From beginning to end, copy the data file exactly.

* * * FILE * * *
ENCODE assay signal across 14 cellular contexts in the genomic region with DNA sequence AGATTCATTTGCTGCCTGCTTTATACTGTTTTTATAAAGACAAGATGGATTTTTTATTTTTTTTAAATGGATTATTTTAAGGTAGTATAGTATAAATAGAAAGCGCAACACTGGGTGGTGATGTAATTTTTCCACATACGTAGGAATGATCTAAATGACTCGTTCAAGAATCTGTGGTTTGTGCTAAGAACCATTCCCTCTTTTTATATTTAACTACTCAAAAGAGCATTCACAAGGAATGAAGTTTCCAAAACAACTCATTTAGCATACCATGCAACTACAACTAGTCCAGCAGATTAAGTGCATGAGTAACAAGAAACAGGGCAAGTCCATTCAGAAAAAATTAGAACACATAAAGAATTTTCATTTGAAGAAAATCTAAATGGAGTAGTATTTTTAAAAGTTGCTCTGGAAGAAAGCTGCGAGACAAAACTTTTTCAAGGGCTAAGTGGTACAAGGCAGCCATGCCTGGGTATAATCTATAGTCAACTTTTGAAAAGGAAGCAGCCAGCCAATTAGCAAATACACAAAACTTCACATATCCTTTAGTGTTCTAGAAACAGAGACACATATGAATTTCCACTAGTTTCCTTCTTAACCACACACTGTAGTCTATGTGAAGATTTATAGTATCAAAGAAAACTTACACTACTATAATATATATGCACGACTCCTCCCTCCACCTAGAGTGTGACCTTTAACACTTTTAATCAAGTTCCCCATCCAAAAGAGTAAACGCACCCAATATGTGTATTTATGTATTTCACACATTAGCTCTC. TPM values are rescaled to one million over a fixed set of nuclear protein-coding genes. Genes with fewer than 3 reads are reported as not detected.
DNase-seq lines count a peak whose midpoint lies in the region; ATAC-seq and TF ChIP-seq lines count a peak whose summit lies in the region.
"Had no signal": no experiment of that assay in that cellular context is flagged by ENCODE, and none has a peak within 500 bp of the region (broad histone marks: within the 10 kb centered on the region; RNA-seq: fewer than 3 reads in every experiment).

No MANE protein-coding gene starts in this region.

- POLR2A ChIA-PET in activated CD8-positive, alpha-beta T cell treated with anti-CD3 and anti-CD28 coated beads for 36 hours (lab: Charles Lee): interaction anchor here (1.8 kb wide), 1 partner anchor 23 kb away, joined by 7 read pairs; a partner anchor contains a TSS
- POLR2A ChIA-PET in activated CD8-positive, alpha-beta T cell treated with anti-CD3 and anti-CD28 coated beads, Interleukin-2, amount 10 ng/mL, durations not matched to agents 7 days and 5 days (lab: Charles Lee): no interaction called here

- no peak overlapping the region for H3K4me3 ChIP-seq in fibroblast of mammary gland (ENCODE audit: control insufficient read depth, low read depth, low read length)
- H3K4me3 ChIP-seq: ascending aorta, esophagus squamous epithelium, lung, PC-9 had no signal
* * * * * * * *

ENCODE assay signal across 14 cellular contexts in the genomic region with DNA sequence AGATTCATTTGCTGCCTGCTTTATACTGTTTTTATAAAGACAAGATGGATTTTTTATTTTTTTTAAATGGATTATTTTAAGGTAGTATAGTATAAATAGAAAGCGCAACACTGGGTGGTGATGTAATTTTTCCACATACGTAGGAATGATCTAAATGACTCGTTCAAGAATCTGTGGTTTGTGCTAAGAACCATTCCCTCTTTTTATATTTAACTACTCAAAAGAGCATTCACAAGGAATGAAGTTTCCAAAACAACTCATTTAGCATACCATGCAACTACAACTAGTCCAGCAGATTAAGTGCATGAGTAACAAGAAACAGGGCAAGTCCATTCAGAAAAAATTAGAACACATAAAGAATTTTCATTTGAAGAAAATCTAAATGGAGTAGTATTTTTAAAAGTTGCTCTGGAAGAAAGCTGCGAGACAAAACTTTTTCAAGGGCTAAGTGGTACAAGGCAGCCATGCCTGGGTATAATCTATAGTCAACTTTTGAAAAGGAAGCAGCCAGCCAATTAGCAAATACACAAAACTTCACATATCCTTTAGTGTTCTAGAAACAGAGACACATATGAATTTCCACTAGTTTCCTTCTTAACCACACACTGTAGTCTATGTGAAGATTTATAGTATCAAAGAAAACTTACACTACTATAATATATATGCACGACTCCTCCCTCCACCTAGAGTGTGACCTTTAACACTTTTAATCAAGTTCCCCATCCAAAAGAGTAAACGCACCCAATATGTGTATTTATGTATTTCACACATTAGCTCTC. TPM values are rescaled to one million over a fixed set of nuclear protein-coding genes. Genes with fewer than 3 reads are reported as not detected.
DNase-seq lines count a peak whose midpoint lies in the region; ATAC-seq and TF ChIP-seq lines count a peak whose summit lies in the region.
"Had no signal": no experiment of that assay in that cellular context is flagged by ENCODE, and none has a peak within 500 bp of the region (broad histone marks: within the 10 kb centered on the region; RNA-seq: fewer than 3 reads in every experiment).

No MANE protein-coding gene starts in this region.

- POLR2A ChIA-PET in activated CD8-positive, alpha-beta T cell treated with anti-CD3 and anti-CD28 coated beads for 36 hours (lab: Charles Lee): interaction anchor here (1.8 kb wide), 1 partner anchor 23 kb away, joined by 7 read pairs; a partner anchor contains a TSS
- POLR2A ChIA-PET in activated CD8-positive, alpha-beta T cell treated with anti-CD3 and anti-CD28 coated beads, Interleukin-2, amount 10 ng/mL, durations not matched to agents 7 days and 5 days (lab: Charles Lee): no interaction called here

- no peak overlapping the region for H3K4me3 ChIP-seq in fibroblast of mammary gland (ENCODE audit: control insufficient read depth, low read depth, low read length)
- H3K4me3 ChIP-seq: ascending aorta, esophagus squamous epithelium, lung, PC-9 had no signal